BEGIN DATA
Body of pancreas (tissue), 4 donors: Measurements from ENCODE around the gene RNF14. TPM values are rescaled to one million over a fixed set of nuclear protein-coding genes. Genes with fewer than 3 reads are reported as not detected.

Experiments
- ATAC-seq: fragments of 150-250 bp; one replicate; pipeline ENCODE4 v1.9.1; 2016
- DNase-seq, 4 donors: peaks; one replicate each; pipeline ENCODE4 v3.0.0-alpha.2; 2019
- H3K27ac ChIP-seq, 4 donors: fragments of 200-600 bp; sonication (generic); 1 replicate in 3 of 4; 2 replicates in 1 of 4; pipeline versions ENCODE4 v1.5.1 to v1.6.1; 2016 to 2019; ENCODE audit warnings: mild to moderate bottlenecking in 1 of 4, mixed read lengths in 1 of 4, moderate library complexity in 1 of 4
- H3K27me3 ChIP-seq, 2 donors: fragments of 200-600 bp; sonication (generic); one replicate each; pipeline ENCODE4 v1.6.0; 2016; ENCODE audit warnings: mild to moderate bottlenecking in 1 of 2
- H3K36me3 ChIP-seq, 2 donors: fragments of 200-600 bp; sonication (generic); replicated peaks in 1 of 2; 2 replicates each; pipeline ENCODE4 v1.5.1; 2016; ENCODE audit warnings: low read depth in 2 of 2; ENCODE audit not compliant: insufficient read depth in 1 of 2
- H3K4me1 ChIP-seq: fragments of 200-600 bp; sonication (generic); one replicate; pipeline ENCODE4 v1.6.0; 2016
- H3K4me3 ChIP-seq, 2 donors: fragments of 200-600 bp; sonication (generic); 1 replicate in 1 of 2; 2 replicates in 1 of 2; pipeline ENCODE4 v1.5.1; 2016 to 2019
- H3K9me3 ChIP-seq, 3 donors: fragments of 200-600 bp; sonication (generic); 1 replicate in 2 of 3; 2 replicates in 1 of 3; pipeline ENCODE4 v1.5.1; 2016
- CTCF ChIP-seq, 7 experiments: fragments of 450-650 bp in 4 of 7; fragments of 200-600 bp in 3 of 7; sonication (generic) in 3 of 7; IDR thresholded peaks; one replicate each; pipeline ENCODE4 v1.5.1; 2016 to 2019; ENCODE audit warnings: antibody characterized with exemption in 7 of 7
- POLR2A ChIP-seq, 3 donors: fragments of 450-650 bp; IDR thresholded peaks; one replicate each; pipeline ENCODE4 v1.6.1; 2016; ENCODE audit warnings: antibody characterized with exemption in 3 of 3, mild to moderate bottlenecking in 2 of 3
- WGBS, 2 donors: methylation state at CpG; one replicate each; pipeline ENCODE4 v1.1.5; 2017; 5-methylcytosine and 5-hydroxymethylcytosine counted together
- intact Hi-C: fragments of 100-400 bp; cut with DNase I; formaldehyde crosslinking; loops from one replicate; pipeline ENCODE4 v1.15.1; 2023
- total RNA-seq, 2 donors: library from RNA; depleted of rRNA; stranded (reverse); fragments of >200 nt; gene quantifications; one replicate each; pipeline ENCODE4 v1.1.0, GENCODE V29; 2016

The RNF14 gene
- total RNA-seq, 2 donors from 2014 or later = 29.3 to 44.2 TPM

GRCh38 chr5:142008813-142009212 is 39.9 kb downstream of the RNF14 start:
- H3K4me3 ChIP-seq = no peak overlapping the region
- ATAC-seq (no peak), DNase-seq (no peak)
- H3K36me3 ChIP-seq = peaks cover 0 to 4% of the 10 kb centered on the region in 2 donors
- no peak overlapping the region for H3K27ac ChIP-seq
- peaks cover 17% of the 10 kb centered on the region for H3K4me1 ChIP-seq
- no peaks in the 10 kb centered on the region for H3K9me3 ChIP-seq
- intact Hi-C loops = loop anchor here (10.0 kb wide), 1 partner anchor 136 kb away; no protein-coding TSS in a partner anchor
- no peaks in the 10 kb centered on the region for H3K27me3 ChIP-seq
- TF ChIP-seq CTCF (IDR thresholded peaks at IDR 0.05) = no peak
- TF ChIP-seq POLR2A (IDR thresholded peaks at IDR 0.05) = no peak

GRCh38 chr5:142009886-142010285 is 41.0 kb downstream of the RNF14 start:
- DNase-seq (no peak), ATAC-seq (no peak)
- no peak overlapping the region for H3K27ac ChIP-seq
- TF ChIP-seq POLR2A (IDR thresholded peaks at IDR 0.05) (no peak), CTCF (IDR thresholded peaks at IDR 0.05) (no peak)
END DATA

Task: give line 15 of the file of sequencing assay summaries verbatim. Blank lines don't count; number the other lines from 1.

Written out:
- total RNA-seq, 2 donors: library from RNA; depleted of rRNA; stranded (reverse); fragments of >200 nt; gene quantifications; one replicate each; pipeline ENCODE4 v1.1.0, GENCODE V29; 2016